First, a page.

3. Update Router Firmware
Outdated router or firewall firmware is another common issue. Small business network equipment, just like applications and operating systems, needs to be updated for security and bug fixes. The firmware that your small business router and/or firewall shipped with is likely out-of-date within a year, so it's critical to make sure you update it.
Some router vendors have a simple dialogue box that lets you check for new firmware versions from within the router's administration menu. For routers that don't have automated firmware version checking, find the version number in your router admin screen, and then go to the vendor's support site to see if you have the latest version.
4. Block Pings
You can make it harder for attackers by simply setting your network router or firewall so that it won't respond to network pings. Typically the option to block network pings can be found on the administration menu for a firewall and/or router as a configuration option.
5. Scan Yourself
One of the best ways to see if you have open ports or visible network vulnerabilities is to do the same thing that an attacker would do -- scan your network.
By scanning your network with the same tools that security researchers (and attackers) use, you'll see what they see. Among the most popular network scanning tools is the open source nmap tool). For Windows users, the Nmap download now includes a graphical user interface, so it's now easier than ever to scan your network with industry standard tools, for free.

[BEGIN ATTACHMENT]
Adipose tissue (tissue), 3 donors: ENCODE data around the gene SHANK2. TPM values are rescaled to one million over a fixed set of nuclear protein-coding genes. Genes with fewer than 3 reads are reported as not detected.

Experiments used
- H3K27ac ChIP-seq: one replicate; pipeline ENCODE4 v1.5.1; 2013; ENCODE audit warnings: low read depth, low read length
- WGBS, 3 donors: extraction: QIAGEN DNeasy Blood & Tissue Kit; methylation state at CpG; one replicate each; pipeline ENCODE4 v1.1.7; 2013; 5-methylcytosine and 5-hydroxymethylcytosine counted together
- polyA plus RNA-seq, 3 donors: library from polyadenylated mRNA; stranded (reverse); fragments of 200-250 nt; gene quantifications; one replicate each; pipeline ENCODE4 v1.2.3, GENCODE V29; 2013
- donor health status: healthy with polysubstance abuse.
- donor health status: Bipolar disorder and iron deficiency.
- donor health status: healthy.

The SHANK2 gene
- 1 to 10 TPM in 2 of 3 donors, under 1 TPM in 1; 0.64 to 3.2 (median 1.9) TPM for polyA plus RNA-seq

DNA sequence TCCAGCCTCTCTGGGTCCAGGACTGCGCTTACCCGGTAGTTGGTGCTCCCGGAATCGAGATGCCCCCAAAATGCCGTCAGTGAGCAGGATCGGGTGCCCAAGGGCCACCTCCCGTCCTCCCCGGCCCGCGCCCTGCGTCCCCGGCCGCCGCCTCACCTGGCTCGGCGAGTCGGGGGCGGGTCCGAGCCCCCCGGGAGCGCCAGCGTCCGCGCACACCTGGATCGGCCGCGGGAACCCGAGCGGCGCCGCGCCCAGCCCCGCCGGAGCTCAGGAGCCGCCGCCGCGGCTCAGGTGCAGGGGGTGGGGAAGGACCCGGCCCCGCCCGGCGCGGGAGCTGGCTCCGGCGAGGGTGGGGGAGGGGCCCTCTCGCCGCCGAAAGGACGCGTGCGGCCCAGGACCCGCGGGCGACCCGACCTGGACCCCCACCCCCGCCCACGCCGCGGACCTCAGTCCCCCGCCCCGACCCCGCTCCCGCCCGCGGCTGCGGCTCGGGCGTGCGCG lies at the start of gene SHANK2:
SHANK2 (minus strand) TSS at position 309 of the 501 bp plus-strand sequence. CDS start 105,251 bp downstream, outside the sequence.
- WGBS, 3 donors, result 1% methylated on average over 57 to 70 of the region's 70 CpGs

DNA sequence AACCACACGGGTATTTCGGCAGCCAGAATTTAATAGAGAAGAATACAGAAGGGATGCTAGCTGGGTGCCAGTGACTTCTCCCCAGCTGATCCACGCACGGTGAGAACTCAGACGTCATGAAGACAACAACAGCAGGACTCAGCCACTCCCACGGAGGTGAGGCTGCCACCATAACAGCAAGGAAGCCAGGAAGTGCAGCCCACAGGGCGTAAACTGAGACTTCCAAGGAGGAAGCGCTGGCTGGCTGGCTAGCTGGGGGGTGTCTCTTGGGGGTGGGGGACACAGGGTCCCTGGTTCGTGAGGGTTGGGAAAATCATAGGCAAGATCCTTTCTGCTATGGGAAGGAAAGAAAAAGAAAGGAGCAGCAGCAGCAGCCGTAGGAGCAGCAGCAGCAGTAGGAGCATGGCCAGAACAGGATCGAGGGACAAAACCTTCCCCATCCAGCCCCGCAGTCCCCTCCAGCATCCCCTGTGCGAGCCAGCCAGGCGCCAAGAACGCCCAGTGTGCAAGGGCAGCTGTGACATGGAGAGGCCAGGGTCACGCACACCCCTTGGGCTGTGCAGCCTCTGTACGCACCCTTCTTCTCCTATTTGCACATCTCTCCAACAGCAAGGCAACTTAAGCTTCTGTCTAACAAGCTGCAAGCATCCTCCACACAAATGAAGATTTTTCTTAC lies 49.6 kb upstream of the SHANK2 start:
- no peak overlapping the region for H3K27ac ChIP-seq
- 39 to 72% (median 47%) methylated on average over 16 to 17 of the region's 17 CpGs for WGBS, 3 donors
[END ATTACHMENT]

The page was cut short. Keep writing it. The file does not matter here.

Scan your network to see what ports are open (that shouldn't be), and then go back to your firewall to make the necessary changes.
6. Lock Down IP Addresses
By default, most small business routers use something called DHCP, which automatically allocates IP addresses to computers that connect to the network.
DHCP makes it easy for you to let users connect to you network, but if your network is exploited it also makes it easy for attackers to connect to your network. If your small business only has a set number of users, and you don't routinely have guest users plugging into your network, you might want to consider locking down IP addresses.
On your router/firewall admin page, there is likely a menu item under network administration that will let you specify IP addresses for DHCP users. You'll need to identify the MAC address to which you can then assign an IP (to find your MAC address read What's a MAC Address, and How Do You Find It?).
The benefit of assigning an IP is that when you check your router logs, you'll know which IP is associated with a specific PC and/or user. With DHCP, the same PC could potentially have different IPs over a period of time as machines are turned on or off. By knowing what's on your network, you'll know where problems are coming from when they do arise.